Here’s a good rule of thumb: If you meet a barbecuer who thinks he knows it all, don’t bother with him. His ‘cue likely won’t be that good.

Why, because good barbecuers know that no one knows it all, and most, unless they’re among the growing ranks of competitors, are regular folks who love sharing their tricks of the trade and trying each other’s food.

The skills required for cooking meat over low smoky heat flavorfully (never, ever slow-baking it with dubious sauce in your oven) and the technology now available to barbecuers makes cooking this way an ever-changing craft and the upcoming Barbecue Boot Camp a tasty proposition.

Set for August 10 at Charcoal & More, a barbecue supplies store in Sellersburg, Ind. (specifically 840 South Penn Ave.), the class will be taught by owner Hal Wagner and champion barbecuer Chris Marks (of the Three Little Pigs BBQ team). Two classes for Aug. 11 and 12 sold out so quickly they added a third on Friday evening from 5 p.m. to 9 p.m.

“We’ll cover a lot of ground in that time, but it’s one of those classes that everyone walks away having learned a lot,” said Wagner. “We’ll have competitive barbecuers there sitting beside people who don’t know how to start their fire.”

In this hands-on class you’ll work with and get to eat some actual meat while learning to prepare baby back ribs, chicken, butts and brisket from start to finish. Discussion will center on types of meats, grills and smokers, barbecuing techniques, woods, charcoals, preparation of marinades, rubs injections, as well as common mistakes and how to avoid them.

Wagner said too few barbecuers know much about charcoal, a must in real barbecuing (which the USDA defines as meat slow smoked between 220 F and 240 F). Mainstream commercial brands, he said, are made mostly from sawmill castoff cuts and fillers that burn at low temperatures.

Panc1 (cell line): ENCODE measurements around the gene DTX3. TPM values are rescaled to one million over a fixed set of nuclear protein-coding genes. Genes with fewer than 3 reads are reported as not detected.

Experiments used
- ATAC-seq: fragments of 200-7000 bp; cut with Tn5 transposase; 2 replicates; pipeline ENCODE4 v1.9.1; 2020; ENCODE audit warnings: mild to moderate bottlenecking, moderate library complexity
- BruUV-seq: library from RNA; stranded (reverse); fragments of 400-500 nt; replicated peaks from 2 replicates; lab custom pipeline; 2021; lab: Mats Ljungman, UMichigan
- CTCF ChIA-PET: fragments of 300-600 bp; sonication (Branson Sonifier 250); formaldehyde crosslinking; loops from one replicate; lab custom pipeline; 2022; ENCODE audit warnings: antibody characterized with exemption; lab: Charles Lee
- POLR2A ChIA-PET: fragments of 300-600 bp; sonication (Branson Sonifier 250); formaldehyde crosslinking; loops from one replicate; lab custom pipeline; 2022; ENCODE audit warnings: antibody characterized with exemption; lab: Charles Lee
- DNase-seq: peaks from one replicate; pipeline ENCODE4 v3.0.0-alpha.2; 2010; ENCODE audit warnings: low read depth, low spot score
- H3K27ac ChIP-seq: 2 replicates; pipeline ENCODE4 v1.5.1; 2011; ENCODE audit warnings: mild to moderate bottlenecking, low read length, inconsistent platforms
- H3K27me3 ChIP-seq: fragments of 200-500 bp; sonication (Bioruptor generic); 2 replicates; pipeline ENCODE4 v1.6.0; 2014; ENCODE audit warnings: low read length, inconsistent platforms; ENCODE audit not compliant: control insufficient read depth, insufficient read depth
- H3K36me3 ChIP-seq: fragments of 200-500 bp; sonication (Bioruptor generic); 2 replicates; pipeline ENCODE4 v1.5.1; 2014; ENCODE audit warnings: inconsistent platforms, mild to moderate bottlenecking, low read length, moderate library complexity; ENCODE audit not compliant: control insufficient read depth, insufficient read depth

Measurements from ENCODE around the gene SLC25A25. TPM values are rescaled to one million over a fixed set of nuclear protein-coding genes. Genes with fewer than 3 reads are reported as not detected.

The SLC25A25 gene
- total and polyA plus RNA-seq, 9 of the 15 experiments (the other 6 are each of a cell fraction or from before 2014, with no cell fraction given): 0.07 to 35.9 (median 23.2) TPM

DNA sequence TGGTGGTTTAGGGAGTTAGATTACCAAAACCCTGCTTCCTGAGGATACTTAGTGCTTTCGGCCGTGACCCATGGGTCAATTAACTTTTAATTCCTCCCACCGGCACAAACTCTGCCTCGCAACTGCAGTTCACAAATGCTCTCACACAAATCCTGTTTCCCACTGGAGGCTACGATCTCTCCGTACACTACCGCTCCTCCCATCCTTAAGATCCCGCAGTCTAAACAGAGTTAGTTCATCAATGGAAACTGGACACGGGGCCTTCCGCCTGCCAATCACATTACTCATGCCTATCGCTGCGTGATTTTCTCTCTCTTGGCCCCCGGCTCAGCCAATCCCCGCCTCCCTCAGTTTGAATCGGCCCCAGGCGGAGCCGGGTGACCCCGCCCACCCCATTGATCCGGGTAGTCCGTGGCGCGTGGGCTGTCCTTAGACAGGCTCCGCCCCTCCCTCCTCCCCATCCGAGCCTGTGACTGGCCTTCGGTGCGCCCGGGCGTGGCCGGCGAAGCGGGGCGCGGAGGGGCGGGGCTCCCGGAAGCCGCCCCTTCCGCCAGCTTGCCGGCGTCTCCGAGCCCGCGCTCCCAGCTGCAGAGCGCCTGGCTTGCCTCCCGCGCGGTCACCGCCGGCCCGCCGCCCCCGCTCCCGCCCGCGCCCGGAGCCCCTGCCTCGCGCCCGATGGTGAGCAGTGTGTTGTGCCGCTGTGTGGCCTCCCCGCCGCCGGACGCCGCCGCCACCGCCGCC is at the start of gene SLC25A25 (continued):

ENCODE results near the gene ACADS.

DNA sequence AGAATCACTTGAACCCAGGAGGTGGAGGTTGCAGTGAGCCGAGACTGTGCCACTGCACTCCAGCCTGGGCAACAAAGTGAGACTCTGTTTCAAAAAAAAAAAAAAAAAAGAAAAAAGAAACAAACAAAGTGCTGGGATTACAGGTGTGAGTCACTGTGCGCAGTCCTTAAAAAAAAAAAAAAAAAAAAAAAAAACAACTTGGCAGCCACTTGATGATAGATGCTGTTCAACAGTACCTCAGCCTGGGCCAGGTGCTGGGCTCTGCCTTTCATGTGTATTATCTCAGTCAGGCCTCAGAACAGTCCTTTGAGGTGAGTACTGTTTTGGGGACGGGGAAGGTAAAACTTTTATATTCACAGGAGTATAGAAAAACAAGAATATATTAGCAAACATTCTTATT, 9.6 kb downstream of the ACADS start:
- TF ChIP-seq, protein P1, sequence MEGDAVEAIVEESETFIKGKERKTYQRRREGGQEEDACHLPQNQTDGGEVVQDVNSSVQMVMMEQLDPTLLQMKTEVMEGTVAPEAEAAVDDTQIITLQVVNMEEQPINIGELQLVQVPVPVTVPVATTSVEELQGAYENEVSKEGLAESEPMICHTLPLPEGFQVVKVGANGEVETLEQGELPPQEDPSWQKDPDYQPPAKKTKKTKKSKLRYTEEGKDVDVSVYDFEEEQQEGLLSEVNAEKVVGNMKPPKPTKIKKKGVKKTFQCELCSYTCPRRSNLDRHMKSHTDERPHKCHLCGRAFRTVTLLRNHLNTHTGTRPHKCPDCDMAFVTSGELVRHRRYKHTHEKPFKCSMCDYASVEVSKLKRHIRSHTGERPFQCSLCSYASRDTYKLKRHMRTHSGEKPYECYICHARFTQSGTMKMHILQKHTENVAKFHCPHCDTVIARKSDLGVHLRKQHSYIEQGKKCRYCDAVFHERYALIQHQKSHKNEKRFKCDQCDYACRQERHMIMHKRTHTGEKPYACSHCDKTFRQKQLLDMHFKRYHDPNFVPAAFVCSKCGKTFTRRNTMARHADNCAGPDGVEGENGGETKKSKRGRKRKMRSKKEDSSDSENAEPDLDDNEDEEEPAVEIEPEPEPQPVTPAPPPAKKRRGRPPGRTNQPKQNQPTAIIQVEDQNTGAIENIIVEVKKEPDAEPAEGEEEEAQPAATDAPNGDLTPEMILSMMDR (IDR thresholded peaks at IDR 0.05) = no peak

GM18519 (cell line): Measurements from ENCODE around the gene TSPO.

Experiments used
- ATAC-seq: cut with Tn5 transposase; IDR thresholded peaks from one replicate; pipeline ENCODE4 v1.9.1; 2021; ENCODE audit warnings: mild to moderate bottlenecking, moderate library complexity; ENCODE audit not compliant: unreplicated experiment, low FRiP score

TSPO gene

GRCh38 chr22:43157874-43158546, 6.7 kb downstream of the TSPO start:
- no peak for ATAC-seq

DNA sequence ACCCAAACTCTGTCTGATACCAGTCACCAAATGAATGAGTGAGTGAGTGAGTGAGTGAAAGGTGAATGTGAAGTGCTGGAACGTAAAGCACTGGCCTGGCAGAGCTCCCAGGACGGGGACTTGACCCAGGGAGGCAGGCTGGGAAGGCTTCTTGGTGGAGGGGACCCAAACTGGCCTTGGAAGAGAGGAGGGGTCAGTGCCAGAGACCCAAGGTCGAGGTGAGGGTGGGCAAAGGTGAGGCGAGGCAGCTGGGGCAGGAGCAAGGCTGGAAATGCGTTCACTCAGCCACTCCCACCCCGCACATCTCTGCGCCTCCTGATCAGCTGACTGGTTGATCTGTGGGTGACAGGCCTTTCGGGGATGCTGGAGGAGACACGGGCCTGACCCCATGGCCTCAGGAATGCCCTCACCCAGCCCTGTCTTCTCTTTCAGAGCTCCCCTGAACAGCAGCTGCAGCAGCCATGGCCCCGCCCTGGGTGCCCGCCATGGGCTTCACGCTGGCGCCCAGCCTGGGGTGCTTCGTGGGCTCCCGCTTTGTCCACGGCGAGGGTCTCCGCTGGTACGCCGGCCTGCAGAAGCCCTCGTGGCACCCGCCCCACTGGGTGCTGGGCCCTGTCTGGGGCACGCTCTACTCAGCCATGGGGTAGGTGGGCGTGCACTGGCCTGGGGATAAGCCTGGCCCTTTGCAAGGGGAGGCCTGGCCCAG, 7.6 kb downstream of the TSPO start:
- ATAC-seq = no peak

“Real hardwood charcoal burns much hotter, longer and cleaner, but that’s something most people tell us in the class that they didn’t know,” Wagner said. “If you don’t burn charcoal, you don’t create smoke. And if you don’t create smoke, you don’t create flavor.”

Another tidbit I picked up talking to Wagner: “Meat will only accept smoke until 140 degrees. After that, you’re just baking it.”

So when your meat is done cooking but doesn’t have much smoke flavor?

“Put it in the smoker cold so it’ll take longer to cook and get longer exposure to the smoke,” he said. Helpful advice given that many barbecuers let their meat temper 1 to 2 hours on the counter so it will cook faster. “If they’re getting enough smoke on it, there’s nothing wrong with doing that. And those different situations are things we’re going to talk about.”

Fee for the class is $95 per person, and it’s limited to the first 30 registrants.

To reserve your spot, call 812-248-2233 or click here to email Wagner.

Because perishable meat must be purchased for the class, all fees are non-refundable unless too few students sign up.

Though the class goes through dinnertime, Wagner said not to worry about being hungry.

“We’ll get to eat some for sure,” he said. “Chicken doesn’t take long to smoke and we’ll have other things smoking before the class starts.”

* A word of advice: Remember to check traffic on the Kennedy Bridge before attempting to drive through there at rush hour. Here’s to hoping repairs are done by then!

Steve Coomes is a restaurant veteran turned award-winning food, spirits and travel writer. In his 24-year career, he has edited and written for multiple national trade and consumer publications including Nation's Restaurant News and Southern Living. He is a feature writer for Louisville magazine, Edible Louisville & The Bluegrass and Food & Dining Magazine. The author of two books, "Country Ham: A Southern Tradition of Hogs, Salt & Smoke," and the "Home Distiller's Guide to Spirits," he also serves as a ghostwriter for multiple clients.


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